President Trump's ban on some Muslim travelers and immigrants "was ill-conceived, poorly implemented and ill-explained" — and harms, rather than advances, U.S. interests, say 10 former officials who led parts of America's diplomatic and security apparatus over the past 20 years.

"In our professional opinion, this Order cannot be justified on national security or foreign policy grounds," the group wrote to the court weighing the legality of Trump's executive order that targets seven majority-Muslim nations.

Kellyanne Conway, counselor to the president, is under fire after making the false claim that Bowling Green, Ky., was the scene of a massacre carried out by Iraqis. Conway made the claim in an MSNBC interview that aired Thursday night, in which she argued in favor of President Trump's immigration and refugee ban.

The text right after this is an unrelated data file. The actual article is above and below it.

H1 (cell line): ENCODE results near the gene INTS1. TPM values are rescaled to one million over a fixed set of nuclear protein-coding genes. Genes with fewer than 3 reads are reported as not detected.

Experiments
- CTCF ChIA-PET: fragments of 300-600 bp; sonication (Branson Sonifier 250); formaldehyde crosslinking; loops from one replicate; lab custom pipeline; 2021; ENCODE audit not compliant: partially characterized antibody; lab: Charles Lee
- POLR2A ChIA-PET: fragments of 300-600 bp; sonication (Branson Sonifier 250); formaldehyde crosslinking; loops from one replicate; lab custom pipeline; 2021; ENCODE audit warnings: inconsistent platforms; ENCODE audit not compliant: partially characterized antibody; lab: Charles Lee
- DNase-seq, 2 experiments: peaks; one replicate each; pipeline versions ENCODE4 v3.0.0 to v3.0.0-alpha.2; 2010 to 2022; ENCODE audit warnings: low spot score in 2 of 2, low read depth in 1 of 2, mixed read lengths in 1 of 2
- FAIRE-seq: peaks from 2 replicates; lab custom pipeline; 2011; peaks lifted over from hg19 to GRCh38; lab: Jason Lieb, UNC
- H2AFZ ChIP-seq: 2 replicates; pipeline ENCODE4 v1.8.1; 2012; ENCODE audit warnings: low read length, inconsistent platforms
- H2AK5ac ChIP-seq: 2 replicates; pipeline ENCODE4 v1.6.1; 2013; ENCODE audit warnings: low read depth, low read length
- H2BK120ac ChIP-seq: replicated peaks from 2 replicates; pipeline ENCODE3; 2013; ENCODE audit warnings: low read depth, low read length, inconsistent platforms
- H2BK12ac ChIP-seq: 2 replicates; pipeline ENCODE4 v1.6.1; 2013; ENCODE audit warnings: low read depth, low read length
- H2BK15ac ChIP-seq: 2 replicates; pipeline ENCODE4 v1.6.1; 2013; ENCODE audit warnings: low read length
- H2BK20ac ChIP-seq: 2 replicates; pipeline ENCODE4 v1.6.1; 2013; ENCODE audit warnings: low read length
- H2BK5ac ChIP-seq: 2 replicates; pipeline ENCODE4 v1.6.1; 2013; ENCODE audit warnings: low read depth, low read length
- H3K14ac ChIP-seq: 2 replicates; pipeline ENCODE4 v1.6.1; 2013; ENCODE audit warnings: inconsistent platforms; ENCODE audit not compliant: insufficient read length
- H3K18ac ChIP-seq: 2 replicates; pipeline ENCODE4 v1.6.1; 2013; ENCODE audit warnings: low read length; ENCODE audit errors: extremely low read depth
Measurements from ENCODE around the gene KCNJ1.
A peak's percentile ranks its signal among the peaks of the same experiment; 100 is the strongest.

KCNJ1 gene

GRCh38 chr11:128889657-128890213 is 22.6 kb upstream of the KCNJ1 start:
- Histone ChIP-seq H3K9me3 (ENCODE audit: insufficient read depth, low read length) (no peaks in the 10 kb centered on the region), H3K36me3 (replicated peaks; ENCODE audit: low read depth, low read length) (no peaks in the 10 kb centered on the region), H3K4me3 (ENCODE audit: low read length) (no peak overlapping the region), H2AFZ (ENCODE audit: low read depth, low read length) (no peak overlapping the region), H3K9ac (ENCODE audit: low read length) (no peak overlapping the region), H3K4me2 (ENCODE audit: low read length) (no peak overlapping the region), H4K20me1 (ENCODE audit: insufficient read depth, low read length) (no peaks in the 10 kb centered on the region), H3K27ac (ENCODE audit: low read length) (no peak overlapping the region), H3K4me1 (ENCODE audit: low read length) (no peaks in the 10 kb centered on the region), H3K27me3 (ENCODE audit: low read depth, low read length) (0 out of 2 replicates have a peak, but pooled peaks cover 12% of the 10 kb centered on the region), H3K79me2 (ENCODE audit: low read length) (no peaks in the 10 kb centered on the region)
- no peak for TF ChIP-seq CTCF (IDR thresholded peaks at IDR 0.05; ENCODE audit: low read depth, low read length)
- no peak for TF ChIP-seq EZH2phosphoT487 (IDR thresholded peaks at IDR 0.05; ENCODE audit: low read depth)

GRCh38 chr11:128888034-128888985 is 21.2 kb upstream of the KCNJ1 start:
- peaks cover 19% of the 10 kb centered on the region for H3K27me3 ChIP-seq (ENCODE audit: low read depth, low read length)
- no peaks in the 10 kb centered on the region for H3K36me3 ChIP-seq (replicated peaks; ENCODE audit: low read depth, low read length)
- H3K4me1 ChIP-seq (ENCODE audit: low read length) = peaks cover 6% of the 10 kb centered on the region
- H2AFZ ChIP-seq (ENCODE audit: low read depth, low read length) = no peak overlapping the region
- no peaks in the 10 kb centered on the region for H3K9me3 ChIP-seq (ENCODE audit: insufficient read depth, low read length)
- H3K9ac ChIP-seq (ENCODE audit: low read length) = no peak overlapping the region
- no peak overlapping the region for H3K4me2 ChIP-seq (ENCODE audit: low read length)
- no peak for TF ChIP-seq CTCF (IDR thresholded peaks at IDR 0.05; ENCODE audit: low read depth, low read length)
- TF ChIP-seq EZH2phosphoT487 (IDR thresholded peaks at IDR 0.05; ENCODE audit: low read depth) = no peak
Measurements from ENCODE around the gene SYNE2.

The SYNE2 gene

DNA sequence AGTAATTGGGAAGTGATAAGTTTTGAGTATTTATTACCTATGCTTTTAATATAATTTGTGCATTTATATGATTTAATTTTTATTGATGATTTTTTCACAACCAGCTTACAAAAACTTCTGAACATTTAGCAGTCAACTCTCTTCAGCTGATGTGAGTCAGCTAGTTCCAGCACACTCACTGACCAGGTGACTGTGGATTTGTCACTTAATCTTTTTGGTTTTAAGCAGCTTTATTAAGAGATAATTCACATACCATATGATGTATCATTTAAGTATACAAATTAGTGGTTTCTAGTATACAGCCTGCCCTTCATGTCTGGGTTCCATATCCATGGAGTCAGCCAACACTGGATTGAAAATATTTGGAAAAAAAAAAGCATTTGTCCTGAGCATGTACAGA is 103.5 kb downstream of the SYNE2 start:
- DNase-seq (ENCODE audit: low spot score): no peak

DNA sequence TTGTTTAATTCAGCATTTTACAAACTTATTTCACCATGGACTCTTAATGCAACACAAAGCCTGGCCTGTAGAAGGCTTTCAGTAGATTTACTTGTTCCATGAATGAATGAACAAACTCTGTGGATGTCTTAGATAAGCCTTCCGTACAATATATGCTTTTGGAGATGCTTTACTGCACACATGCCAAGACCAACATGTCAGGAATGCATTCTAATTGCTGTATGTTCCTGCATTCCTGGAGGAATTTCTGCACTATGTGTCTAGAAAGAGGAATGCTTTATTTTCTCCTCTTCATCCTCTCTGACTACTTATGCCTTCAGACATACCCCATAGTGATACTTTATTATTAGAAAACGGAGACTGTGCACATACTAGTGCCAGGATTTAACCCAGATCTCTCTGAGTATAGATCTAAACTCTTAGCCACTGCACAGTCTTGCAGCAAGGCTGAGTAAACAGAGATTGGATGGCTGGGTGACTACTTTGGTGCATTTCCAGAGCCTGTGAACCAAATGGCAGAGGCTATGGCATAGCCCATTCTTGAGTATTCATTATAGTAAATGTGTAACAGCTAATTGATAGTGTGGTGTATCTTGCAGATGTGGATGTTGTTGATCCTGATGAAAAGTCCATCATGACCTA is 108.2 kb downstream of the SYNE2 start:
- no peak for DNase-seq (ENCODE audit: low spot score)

A machete-wielding man shouted "Allahu Akbar" and attacked a security patrol near the Louvre Museum on Friday, prompting a soldier to shoot the man, wounding him, the head of Paris police says.

The attack was "obviously of a terrorist nature," French Prime Minister Bernard Cazeneuve says, according to France 24.

State Rep. Beth Fukumoto is exploring a possible switch from the Republican to the Democratic Party in Hawaii, after her stance against President Trump prompted her colleagues to vote her out as their minority leader, a post she had held since her election in 2012.

Fukumoto said her fellow Republicans ousted her "because she participated in the women's march protesting the Trump presidency," reports Wayne Yoshioka of member station Hawaii Public Radio.